hi INDiA Copyright 2022
New Delhi, Nov 26 (IANS) The internet is a boon for short films and documentaries as it serves as a platform to grab more eyeballs, says Indo-Canadian filmmaker Keshhav Panneriy. He feels that the medium has exposed docu-dramas to a bigger commercial market and that the revenue generated through the domain also helps recover costs.
The filmmaker, a first generation Indian in Canada, is known for his documentaries like "Eternal Love 2013" and "Chemical Farming: Boon or Disaster?"
Documentaries in India were on the brink of extinction, but "today they have a much bigger commercial market and buyers than earlier", Panneriy told IANS in an email interaction from Mumbai, where he is working on a new project.
"With so many technological advancements, there are huge numbers of online platforms and thousands of online film festivals which help documentary filmmakers generate revenue through each single click directed towards their film," he added.
"Nowadays the narrative of documentaries has become more engaging, attracting larger audiences via the online medium," he said.
Originally from Udaipur, Rajasthan, the filmmaker made Canada his base in 2004 by starting a film company, A.K. Films Inc. He came back to India in 2009 to establish the Keon International Film Academy film school, now based in Mumbai.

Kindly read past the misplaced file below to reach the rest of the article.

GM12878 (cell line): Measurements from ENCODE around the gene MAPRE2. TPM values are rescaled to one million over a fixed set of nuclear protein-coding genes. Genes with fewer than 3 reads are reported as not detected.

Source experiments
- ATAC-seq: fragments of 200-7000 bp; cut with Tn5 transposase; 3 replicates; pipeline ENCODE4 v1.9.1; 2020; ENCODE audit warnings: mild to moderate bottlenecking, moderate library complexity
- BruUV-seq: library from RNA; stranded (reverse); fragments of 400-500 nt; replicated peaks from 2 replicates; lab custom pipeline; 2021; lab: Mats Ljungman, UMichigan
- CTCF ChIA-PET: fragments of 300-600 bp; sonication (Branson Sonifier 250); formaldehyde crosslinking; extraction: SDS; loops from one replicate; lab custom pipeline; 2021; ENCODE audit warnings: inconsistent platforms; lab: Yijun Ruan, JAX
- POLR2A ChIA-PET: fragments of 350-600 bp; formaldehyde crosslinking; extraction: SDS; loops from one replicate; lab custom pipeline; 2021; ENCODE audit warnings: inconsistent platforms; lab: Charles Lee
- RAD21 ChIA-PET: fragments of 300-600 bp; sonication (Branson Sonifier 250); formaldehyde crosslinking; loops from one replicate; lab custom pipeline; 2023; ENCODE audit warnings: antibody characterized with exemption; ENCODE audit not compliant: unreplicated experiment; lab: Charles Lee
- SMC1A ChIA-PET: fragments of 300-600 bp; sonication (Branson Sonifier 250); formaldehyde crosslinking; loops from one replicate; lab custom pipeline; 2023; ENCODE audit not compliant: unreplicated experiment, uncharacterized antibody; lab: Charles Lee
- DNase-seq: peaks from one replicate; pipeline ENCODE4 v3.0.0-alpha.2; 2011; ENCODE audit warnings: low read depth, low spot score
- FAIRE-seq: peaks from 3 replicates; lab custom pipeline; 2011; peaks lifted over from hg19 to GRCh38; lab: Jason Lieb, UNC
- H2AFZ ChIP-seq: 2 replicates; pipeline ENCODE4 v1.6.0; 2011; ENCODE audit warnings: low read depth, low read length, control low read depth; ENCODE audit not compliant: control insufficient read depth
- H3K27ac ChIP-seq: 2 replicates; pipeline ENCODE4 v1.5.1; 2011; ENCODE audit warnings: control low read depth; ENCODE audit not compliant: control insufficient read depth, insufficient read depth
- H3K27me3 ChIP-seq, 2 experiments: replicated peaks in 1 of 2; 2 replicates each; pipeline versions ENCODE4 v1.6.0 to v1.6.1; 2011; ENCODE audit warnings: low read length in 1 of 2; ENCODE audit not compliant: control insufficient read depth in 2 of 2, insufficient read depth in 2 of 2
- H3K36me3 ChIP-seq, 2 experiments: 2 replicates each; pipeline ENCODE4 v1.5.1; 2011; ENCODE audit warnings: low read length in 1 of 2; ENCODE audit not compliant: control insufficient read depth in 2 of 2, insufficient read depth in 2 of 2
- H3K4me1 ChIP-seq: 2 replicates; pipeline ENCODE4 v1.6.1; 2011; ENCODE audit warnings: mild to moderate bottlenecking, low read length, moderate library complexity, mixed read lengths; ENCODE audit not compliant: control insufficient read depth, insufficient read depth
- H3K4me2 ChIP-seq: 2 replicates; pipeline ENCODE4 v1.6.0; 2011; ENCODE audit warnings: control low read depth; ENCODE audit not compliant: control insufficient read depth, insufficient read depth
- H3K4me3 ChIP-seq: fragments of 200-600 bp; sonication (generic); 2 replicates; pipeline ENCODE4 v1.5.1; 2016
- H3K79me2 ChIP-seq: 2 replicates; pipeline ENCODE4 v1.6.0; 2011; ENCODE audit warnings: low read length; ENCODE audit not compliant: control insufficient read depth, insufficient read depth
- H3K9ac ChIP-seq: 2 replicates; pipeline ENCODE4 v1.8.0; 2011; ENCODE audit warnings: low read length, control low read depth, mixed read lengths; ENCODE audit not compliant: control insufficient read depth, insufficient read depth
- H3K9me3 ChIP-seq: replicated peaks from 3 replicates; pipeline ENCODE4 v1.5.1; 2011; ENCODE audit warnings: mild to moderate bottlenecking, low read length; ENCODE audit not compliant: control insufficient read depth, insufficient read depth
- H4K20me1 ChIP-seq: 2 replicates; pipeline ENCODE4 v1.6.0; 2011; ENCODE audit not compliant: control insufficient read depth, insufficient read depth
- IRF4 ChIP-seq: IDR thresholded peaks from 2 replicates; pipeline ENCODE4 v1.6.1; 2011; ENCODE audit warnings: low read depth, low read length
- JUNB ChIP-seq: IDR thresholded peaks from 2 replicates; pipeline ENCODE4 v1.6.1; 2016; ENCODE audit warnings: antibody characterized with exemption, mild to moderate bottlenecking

Apart from a gripping narrative, it's imperative for filmmakers to resort to the latest technology to attract more moviegoers.
"I wish to give a movie a modern and updated take in terms of technology so that it can stand in an international podium," Panneriy said.
The treatment of the film is another element which decides how the end product turns out to be, feels the filmmaker, who graduated in Film Production from the Toronto Film School, Canada.
"It all depends on the treatment, which sometimes makes a simple story look very beautiful. Otherwise, a good story can also appear flawed if not complemented with advanced technique and modern vision," he said.
Now Panneriy is planning to make a feature film penned by US-based author Purnima Mead.
The film revolves round the struggle of an Indian woman, who dares to dream – and the hardships she faces in trying to achieve her goal. It also speaks about the way in which women are perceived in Indian urban society with its bias towards men.
Panneriy feels India provides the perfect backdrop for his film and is perfect to support the story.
"Where else do you think I would have found the ambience, the colours, the street noise, the traffic, the hustle and bustle, the order that we find in chaos, the mood… it is a story of an Indian woman; hence to bring in the original touch to it, India is the place (to shoot it)," he said.
The leading lady of the film still remains to be found. The director is looking for an actress who is willing to shed her glamorous avatar for the role.
"We are considering a face that does not have a screen image or one that may dare to break her screen image. The industry generally categorises a heroine as glamorous, arty, mainstream or so, but my actress should be the one who can be glamorous and strong with the same ease," he said.
He further added: "We have approached a few Bollywood mainstream actresses and they are hesitant to accept the solo lead role because of their image. As soon as my team and I settle with a leading lady, we will let everyone know."